Many people do not realize it, but a concussion is a form of traumatic brain injury. In fact, the official medical term for a concussion is “mild traumatic brain injury” or mTBI.
Names, however, can be deceiving. Many “mild” brain injuries have major consequences for their victims, especially those who suffer from delayed concussion symptoms.
Let’s take a look at delayed concussion symptoms and other post-concussion health complications that can impact your life.
Concussions, like any traumatic brain injury, happen from a violent blow or jolt to the head or body, which causes the brain to shake, twist, or deform momentarily inside the skull, leading to damage to brain tissue.
Concussions commonly occur in connection with:
Concussion symptoms fall into four general categories: cognitive, physical, emotional, and sleep-related.
Concussion victims may suffer just one of these symptoms, or several symptoms simultaneously. Symptoms may also come-and-go, or change over time as the brain heals or adapts to the injury.
As concussion protocols in professional sports show us, anyone who has suffered a violent blow or jolt to the body should seek a medical evaluation right away. Never treat a concussion as something you can shake off or ignore.
Most concussions display at least some symptoms immediately. But, not all do.
Sometimes, noticeable concussion symptoms emerge only days or weeks after the injury occurs. That does not necessarily mean the injury gets worse. Initial symptoms might be so mild that you do not recognize them right away. In fact, you may not even have realized that you suffered a concussion in the first place. New symptoms might also emerge as the brain heals and adapts to the injury.
The whole variety of symptoms listed above can emerge over time, but delayed concussion symptoms often include memory problems, headaches, fatigue, and disrupted sleep.
Delayed concussion symptoms can also accompany or be related to a condition known as post-concussion syndrome, which is characterized by concussion symptoms that last long after the typical week-to-month-long timeline for healing and recovery from a concussion. In some patients, post-concussion syndrome symptoms can last a year or more.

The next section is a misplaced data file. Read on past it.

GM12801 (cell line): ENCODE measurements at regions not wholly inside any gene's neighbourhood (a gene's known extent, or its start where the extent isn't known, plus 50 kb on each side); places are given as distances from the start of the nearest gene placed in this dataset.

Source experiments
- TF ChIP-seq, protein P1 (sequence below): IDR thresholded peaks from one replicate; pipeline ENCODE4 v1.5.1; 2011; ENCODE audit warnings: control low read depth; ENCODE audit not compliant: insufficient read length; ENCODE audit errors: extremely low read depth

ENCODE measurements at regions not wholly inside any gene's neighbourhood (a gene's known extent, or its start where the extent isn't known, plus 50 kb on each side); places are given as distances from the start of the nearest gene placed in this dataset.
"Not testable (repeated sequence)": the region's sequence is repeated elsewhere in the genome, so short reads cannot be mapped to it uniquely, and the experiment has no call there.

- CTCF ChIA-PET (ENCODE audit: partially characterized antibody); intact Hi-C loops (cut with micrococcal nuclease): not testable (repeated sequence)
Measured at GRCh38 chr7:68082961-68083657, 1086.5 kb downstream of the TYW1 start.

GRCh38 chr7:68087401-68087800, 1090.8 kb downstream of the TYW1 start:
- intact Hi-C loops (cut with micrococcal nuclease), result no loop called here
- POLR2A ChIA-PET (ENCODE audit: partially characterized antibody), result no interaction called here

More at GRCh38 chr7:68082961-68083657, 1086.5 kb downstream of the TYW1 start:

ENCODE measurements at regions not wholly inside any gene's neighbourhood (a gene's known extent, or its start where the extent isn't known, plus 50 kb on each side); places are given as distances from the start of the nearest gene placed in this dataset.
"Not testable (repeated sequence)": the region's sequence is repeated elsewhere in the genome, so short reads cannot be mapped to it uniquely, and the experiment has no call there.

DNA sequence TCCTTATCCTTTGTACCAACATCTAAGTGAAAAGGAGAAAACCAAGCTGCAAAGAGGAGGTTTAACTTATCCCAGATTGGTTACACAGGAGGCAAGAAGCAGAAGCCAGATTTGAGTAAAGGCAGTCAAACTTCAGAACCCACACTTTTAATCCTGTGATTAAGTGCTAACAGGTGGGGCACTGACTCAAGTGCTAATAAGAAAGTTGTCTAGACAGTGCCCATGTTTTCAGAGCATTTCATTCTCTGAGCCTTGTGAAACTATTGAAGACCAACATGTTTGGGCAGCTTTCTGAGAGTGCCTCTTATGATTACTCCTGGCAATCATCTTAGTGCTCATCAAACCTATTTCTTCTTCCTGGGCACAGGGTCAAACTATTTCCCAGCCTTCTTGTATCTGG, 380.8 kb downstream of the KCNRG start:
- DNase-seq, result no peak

According to the famed Mayo Clinic, doctors believe post-concussion syndrome may result from structural changes to the brain stemming from the initial traumatic brain injury.
After a concussion, your doctor will most likely tell you to take it easy for some time. It’s advice well-taken, even if your symptoms have not disrupted your life. Research suggests that if you have suffered one concussion, you face a higher-than-average risk of suffering another one, particularly if your brain has not yet healed from the first. Activities that could cause jostling of the brain while it is healing can cause you to re-injure yourself, with potentially catastrophic consequences.
A subsequent injury could cause more severe damage to the brain, including bleeding, swelling, and tissue death. This may lead to a host of worsening symptoms, including more-severe occurrences of symptoms you have already experienced, or the emergence of new and debilitating symptoms.
Suffering one or more concussions can also put you at risk of developing long term health complications. Doctors believe a strong link exists between concussions and the newly-recognized brain disease chronic traumatic encephalopathy (CTE).
CTE is a progressive degenerative brain disease that tends to emerge years after someone has suffered repeated brain injuries. Recent high-profile CTE studies have found it prevalent in former football players, who likely sustained numerous concussions or just microtraumas throughout their playing careers.
The trend of sports leagues at all levels adopting concussion protocols owes itself to increasing concern over the possibility of athletes suffering severe and lifelong brain damage from repeated, minor concussions and microtraumas.
Doctors believe repeated trauma to the brain causes the brain tissue to degenerate and build up tau—a protein—in excessive quantities, resulting in severe physical, cognitive, and emotional deficits. However, medical understanding of CTE is still incomplete, such as why CTE develops in some people who have a history of multiple concussions, but not others.
Symptoms of CTE can include:
At present, doctors can only deliver a definitive diagnosis of CTE after death by performing an autopsy on a patient’s diseased brain. Doctors can, however, diagnose presumptive CTE cases and start patients on a course of treatment. As of this writing, researchers have not yet found a cure for CTE, although numerous studies are ongoing.
Patients suffering from CTE might mistakenly believe they have Alzheimer’s Disease or similar dementia. Those conditions do share many symptoms with CTE, but differences also exist. Generally, CTE emerges at a younger age than Alzheimer’s Disease and age-related dementia. Also, the most common symptom associated with the onset of Alzheimer’s is a gradual loss of memory, while CTE’s early symptoms tend toward struggles with reasoning, judgment, aggression, and impulse control.
A concussion with delayed symptoms can take a heavy toll on your life and livelihood. If that injury stemmed from someone else’s wrongful conduct, then you may have the right to take legal action seeking financial compensation to help you treat and adapt to your condition.
To learn more about your potential legal rights after suffering a concussion because of someone else’s careless or dangerous actions, contact a skilled brain injury attorney for a free consultation.
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